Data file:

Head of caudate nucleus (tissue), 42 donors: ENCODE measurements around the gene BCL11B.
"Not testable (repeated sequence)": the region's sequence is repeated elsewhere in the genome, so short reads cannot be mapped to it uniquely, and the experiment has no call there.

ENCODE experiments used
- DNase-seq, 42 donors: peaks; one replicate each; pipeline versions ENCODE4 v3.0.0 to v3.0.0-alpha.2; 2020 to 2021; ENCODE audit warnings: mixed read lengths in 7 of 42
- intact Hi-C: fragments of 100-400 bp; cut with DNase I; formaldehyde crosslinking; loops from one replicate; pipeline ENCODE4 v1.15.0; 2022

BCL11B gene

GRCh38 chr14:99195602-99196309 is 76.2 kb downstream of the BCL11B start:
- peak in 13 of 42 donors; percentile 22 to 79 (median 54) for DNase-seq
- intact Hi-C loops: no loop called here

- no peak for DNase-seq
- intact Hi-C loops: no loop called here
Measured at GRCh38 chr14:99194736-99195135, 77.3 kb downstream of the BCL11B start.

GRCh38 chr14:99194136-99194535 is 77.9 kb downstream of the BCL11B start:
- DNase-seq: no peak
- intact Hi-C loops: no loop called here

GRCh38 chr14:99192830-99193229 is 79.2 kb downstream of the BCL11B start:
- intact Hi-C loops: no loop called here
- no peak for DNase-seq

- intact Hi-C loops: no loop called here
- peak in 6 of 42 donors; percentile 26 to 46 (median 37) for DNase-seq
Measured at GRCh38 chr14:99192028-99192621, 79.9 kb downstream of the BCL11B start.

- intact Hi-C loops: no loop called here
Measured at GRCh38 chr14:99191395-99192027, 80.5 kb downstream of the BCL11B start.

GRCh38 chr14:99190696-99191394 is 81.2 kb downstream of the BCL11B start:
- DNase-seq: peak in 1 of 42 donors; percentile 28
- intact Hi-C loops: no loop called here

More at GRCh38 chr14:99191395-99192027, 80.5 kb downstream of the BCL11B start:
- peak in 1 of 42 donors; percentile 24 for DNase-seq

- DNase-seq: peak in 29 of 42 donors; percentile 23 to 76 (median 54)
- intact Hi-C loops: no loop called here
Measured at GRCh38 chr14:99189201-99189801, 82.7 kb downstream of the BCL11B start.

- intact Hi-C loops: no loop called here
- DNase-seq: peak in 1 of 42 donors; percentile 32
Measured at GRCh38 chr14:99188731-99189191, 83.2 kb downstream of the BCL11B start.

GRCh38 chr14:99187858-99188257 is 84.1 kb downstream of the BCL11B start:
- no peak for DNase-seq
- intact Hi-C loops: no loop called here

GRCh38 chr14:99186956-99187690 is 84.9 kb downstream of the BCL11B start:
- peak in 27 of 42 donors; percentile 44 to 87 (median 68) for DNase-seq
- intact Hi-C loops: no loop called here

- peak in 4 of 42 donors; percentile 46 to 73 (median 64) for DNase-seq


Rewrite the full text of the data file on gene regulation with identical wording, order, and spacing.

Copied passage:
Head of caudate nucleus (tissue), 42 donors: ENCODE measurements around the gene BCL11B.
"Not testable (repeated sequence)": the region's sequence is repeated elsewhere in the genome, so short reads cannot be mapped to it uniquely, and the experiment has no call there.

ENCODE experiments used
- DNase-seq, 42 donors: peaks; one replicate each; pipeline versions ENCODE4 v3.0.0 to v3.0.0-alpha.2; 2020 to 2021; ENCODE audit warnings: mixed read lengths in 7 of 42
- intact Hi-C: fragments of 100-400 bp; cut with DNase I; formaldehyde crosslinking; loops from one replicate; pipeline ENCODE4 v1.15.0; 2022

BCL11B gene

GRCh38 chr14:99195602-99196309 is 76.2 kb downstream of the BCL11B start:
- peak in 13 of 42 donors; percentile 22 to 79 (median 54) for DNase-seq
- intact Hi-C loops: no loop called here

- no peak for DNase-seq
- intact Hi-C loops: no loop called here
Measured at GRCh38 chr14:99194736-99195135, 77.3 kb downstream of the BCL11B start.

GRCh38 chr14:99194136-99194535 is 77.9 kb downstream of the BCL11B start:
- DNase-seq: no peak
- intact Hi-C loops: no loop called here

GRCh38 chr14:99192830-99193229 is 79.2 kb downstream of the BCL11B start:
- intact Hi-C loops: no loop called here
- no peak for DNase-seq

- intact Hi-C loops: no loop called here
- peak in 6 of 42 donors; percentile 26 to 46 (median 37) for DNase-seq
Measured at GRCh38 chr14:99192028-99192621, 79.9 kb downstream of the BCL11B start.

- intact Hi-C loops: no loop called here
Measured at GRCh38 chr14:99191395-99192027, 80.5 kb downstream of the BCL11B start.

GRCh38 chr14:99190696-99191394 is 81.2 kb downstream of the BCL11B start:
- DNase-seq: peak in 1 of 42 donors; percentile 28
- intact Hi-C loops: no loop called here

More at GRCh38 chr14:99191395-99192027, 80.5 kb downstream of the BCL11B start:
- peak in 1 of 42 donors; percentile 24 for DNase-seq

- DNase-seq: peak in 29 of 42 donors; percentile 23 to 76 (median 54)
- intact Hi-C loops: no loop called here
Measured at GRCh38 chr14:99189201-99189801, 82.7 kb downstream of the BCL11B start.

- intact Hi-C loops: no loop called here
- DNase-seq: peak in 1 of 42 donors; percentile 32
Measured at GRCh38 chr14:99188731-99189191, 83.2 kb downstream of the BCL11B start.

GRCh38 chr14:99187858-99188257 is 84.1 kb downstream of the BCL11B start:
- no peak for DNase-seq
- intact Hi-C loops: no loop called here

GRCh38 chr14:99186956-99187690 is 84.9 kb downstream of the BCL11B start:
- peak in 27 of 42 donors; percentile 44 to 87 (median 68) for DNase-seq
- intact Hi-C loops: no loop called here

- peak in 4 of 42 donors; percentile 46 to 73 (median 64) for DNase-seq